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Songs about a road show real drive

A route through Shetland, and the impact it makes, has provided the inspiration for a musical workshop, as Julia Horton discovers

A route through Shetland, and the impact it makes, has provided the inspiration for a musical workshop, as Julia Horton discovers

It's not easy to see a clear link between Darth Vadar, puffins and an airport runway. Even less obvious is what any of them have to do with cars.

But all three are suggested by Sandwick Junior High students and their songs about the southern end of the main road through Shetland, where they live.

The musical workshop is part of an innovative community project called Ignition, led by the National Theatre of Scotland and Shetland Arts, which explores the islanders' bittersweet relationship with the automobile.

Project composer Hugh Nankivell, based in Devon, is visiting schools across the islands and asking students about the sights and sounds along their section of the route.

At Sandwick, the primary class informs him that the A970 crosses the runway at Sumburgh Airport, so everyone flying in or out must drive over the landing strip.

The S2 class is working on ideas for a song about the southernmost point of the road, which ends just beyond the airport. They talk about the wildlife out at sea and along the cliffs, such as orcas and tammy norries, the local dialect name for puffins.

Suddenly one boy, Jack Meadows, 13, adds: "You can see a rock near the lighthouse that looks like Darth Vadar!"

Shetland is renowned for its musical culture and the younger children bring instruments to work with Mr Nankivell on tunes to accompany their lyrics.

Fast forward a few months and both classes are now waiting expectantly to hear for the first time a CD of Ignition songs, which they helped to record at the Mareel arts centre in Lerwick.

Liam Jamieson, 9, seems particularly impressed. Asked what the recording studio was like, he says: "My mum is in a group and she has recorded there, so I've been in before but it is kind of scary. There are lots of computers."

Mr Nankivell adds: "The young people here are so talented - they play in so many bands and they are so open to new ideas and styles, which is fantastic, but they don't tend to do that much high-speed composition. I hope I demonstrated to them that you can write a song very quickly."

Both compositions form part of the final Ignition shows. The musical works sit side by side with an eclectic mix of other creative community workshops; from a knitted car to parkour performed on a Volvo estate car.

The audience gathers in a village hall to see and hear islanders' tales about their cars and memorable journeys before driving off to set locations, giving lifts to other spectators. An hour later everyone returns to the hall for a singalong and a chance to share their different experiences over tea and cake.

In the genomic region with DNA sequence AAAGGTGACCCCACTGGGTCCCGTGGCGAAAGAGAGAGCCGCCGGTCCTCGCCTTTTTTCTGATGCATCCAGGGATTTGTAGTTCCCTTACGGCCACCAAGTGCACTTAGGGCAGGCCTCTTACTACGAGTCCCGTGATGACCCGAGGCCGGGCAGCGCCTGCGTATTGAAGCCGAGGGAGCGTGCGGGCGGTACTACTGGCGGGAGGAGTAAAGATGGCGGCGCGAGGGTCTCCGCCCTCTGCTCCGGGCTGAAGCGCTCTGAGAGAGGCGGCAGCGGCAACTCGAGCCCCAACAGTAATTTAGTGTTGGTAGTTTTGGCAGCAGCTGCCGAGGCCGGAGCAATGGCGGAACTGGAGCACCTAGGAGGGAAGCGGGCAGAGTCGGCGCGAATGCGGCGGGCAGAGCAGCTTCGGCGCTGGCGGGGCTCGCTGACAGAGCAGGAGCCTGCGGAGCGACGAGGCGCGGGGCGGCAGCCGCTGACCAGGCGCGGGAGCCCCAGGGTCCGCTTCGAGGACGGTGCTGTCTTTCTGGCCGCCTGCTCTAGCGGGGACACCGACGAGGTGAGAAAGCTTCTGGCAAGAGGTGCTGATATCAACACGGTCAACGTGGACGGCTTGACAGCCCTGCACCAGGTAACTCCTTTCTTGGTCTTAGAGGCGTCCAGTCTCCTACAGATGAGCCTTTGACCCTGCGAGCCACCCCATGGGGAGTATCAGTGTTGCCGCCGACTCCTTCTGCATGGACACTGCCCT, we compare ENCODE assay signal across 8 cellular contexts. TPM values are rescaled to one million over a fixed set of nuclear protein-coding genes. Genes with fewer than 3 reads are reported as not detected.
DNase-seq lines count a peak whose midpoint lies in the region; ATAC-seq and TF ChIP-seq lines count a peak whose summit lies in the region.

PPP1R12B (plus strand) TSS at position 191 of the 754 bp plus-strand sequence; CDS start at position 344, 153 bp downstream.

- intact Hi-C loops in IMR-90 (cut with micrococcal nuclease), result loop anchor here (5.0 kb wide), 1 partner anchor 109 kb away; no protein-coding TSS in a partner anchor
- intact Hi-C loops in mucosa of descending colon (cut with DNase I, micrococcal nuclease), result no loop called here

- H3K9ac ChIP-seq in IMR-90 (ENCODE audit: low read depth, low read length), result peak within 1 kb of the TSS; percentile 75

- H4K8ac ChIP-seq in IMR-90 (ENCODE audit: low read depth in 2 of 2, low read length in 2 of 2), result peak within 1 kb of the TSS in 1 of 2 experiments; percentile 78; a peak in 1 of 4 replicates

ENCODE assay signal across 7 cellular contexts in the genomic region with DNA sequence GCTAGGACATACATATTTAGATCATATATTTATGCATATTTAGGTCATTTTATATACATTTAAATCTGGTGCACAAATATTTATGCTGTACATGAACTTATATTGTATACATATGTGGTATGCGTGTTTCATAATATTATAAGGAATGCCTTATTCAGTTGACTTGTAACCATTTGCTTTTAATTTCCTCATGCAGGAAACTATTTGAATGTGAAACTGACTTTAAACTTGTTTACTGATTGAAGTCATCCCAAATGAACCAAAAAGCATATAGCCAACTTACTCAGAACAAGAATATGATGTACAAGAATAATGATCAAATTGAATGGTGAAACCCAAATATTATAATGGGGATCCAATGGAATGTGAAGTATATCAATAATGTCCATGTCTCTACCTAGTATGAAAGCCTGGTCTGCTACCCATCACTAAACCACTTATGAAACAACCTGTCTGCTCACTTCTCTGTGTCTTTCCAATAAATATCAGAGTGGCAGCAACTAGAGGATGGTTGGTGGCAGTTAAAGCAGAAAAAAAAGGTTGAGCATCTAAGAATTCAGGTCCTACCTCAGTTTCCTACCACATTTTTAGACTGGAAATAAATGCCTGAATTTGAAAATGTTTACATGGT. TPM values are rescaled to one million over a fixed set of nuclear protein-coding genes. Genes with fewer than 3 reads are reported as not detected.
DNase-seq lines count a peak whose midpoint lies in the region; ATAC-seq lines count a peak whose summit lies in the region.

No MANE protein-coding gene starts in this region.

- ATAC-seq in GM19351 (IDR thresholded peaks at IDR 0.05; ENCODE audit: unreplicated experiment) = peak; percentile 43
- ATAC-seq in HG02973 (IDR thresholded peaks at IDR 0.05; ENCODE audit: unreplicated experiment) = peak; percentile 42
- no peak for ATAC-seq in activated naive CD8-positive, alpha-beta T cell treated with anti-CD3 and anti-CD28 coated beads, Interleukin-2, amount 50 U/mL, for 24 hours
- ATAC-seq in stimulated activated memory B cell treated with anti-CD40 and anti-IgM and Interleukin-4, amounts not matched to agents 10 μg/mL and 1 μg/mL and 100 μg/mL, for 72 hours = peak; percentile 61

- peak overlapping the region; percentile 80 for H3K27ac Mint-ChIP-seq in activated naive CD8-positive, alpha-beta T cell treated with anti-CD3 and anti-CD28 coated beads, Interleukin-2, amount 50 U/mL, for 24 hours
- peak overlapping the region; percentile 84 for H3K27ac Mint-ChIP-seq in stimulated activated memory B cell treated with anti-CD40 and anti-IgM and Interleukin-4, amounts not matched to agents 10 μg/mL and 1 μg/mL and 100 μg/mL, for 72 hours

Several students perform set pieces in parked vehicles, which have been turned into sets for a section dubbed "Car theatre".

Arwen Raikes, 16, who goes to Brae High and wants to pursue a career in drama, is one of the cast of The Teenage Car, a comedy dramatisation of the endless backseat squabbling between siblings on long family car trips. Only two members of the audience can watch at a time from the front seat.

"I haven't done anything like this before," she says. "It's really cool to see what being in a proper production is like. It's also a really good opportunity to meet people like directors and writers and to have one-to-ones with West End professionals."

The difficulties of getting around the region, even with a car, are illustrated by the late arrival of Izzy Swanson, Shetland Islands Council drama education support officer.

"My local shop was out of diesel, so I had to make a half-hour detour," she explains apologetically.

On the benefits of Ignition, she says: "It's exciting for students to be working with different people and learning different things. I think it's very good for teachers to be pushed outside their comfort zone and it's good for students to see that too. It's also exciting for them to be in a piece of theatre that isn't in a theatre."

From tragedy to triumph

The car-themed arts project Ignition was inspired by the tragic death of 18-year-old Shetlander Stuart Henderson in a car crash in 2007.

Stuart loved the arts and the project aimed to bring some good from the accident.

At Brae High, about an hour north of Sandwick along the A970 through mainland Shetland, students discuss road safety during a game design workshop.

John Haswell, arts development officer at Shetland Arts and associate director of Ignition, asks the class to write their own driving hazard "risk and consequence" cards for The Game of the Road, which is played on a map of Shetland and based on the style of the classic board game Monopoly.

Ellie Ratter, 13, says: "It makes you think more about what the risks and consequences are, like 'Flooded road, move back two spaces'. If you took a risk, the consequence might be that you got away with it, or it might be that you ended up dead."

Other Ignition workshops included creative writing, where pupils imagined their dream cars, and parkour.

Isobel Morrice, principal teacher of music at Brae High, says: "It has been really good for building on interdepartmental work and reinforcing the principles of Curriculum for Excellence."


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